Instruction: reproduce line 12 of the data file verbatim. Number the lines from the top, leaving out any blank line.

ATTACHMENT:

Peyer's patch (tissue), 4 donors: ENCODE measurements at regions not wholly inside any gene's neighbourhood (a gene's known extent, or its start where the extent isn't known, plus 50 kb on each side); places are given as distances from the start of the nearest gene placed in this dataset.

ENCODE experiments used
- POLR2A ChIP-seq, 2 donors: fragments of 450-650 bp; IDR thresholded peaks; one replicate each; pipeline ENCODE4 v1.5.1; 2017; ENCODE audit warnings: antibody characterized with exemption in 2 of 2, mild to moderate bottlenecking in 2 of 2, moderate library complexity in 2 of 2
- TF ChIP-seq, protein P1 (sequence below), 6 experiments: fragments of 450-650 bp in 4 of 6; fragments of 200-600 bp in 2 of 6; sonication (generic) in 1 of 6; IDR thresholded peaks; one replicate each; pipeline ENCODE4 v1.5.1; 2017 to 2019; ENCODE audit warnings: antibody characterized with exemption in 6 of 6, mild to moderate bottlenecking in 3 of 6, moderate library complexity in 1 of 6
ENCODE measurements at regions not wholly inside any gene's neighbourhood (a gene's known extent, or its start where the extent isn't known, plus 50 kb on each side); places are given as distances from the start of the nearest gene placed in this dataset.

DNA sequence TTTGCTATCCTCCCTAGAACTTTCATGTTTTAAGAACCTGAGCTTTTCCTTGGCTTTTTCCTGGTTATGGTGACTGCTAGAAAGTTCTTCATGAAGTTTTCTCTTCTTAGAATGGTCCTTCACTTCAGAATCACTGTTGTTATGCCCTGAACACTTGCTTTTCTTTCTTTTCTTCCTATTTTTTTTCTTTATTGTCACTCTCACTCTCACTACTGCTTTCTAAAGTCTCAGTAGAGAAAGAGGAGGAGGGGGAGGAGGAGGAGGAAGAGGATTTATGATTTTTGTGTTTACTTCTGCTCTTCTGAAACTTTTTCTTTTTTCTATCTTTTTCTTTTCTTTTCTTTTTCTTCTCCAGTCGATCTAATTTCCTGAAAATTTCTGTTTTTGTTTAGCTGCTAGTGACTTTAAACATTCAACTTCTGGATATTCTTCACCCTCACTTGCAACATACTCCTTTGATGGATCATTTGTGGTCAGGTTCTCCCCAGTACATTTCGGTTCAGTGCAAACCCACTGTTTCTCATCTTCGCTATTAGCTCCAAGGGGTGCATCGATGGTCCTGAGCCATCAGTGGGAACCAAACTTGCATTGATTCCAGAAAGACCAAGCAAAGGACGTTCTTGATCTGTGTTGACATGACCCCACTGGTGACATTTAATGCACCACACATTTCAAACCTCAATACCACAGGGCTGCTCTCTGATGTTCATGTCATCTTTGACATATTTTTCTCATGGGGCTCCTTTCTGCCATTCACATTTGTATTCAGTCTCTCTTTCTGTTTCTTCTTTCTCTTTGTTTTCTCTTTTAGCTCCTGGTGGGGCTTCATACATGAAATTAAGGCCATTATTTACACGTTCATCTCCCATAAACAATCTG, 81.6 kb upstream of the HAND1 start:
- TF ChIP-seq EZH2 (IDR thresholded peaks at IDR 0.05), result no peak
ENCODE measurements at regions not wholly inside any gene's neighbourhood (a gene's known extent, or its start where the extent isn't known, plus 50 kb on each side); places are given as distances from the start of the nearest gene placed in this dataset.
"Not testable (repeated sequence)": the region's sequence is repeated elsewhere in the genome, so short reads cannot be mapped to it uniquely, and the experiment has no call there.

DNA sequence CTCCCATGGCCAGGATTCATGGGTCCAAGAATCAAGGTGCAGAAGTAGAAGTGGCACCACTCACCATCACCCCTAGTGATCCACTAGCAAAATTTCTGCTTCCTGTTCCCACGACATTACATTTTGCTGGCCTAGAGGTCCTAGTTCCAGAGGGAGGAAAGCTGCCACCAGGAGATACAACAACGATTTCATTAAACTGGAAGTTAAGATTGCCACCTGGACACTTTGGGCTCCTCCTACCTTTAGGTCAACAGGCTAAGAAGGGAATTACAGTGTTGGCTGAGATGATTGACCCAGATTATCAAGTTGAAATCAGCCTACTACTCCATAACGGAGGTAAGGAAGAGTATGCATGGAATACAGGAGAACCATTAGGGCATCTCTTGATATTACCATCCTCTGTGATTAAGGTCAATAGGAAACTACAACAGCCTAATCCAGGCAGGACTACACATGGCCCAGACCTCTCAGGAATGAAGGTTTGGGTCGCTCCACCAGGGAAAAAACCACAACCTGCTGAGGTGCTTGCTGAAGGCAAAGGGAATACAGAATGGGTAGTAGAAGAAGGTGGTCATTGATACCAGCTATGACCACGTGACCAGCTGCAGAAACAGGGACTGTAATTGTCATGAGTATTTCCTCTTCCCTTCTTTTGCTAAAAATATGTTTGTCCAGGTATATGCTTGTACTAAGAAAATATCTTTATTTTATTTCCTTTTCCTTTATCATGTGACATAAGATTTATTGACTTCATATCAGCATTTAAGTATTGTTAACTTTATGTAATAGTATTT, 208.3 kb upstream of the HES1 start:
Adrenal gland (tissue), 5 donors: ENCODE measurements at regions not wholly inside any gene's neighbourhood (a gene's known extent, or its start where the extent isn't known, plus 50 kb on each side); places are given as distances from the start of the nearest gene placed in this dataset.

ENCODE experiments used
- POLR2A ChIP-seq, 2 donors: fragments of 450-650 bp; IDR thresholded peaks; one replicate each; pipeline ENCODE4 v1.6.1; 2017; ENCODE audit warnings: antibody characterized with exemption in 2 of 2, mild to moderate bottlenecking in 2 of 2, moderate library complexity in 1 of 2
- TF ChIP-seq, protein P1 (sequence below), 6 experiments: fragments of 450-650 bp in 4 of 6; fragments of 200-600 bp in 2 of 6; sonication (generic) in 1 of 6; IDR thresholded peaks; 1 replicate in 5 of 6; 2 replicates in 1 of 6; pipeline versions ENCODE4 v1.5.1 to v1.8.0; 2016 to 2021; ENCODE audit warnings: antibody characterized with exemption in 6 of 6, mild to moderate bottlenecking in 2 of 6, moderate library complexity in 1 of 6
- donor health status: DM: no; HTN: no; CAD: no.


ENCODE experiments used